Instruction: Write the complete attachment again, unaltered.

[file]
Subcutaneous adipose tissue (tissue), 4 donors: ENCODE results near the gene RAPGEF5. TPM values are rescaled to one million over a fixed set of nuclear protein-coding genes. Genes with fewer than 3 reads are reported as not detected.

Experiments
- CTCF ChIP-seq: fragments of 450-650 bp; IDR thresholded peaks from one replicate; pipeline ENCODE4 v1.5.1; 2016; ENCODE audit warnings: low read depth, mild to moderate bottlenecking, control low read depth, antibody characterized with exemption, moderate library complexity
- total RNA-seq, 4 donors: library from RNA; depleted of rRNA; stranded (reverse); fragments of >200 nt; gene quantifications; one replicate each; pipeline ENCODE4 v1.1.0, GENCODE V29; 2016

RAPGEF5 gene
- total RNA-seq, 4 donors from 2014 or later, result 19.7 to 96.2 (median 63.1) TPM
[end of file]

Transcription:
Subcutaneous adipose tissue (tissue), 4 donors: ENCODE results near the gene RAPGEF5. TPM values are rescaled to one million over a fixed set of nuclear protein-coding genes. Genes with fewer than 3 reads are reported as not detected.

Experiments
- CTCF ChIP-seq: fragments of 450-650 bp; IDR thresholded peaks from one replicate; pipeline ENCODE4 v1.5.1; 2016; ENCODE audit warnings: low read depth, mild to moderate bottlenecking, control low read depth, antibody characterized with exemption, moderate library complexity
- total RNA-seq, 4 donors: library from RNA; depleted of rRNA; stranded (reverse); fragments of >200 nt; gene quantifications; one replicate each; pipeline ENCODE4 v1.1.0, GENCODE V29; 2016

RAPGEF5 gene
- total RNA-seq, 4 donors from 2014 or later, result 19.7 to 96.2 (median 63.1) TPM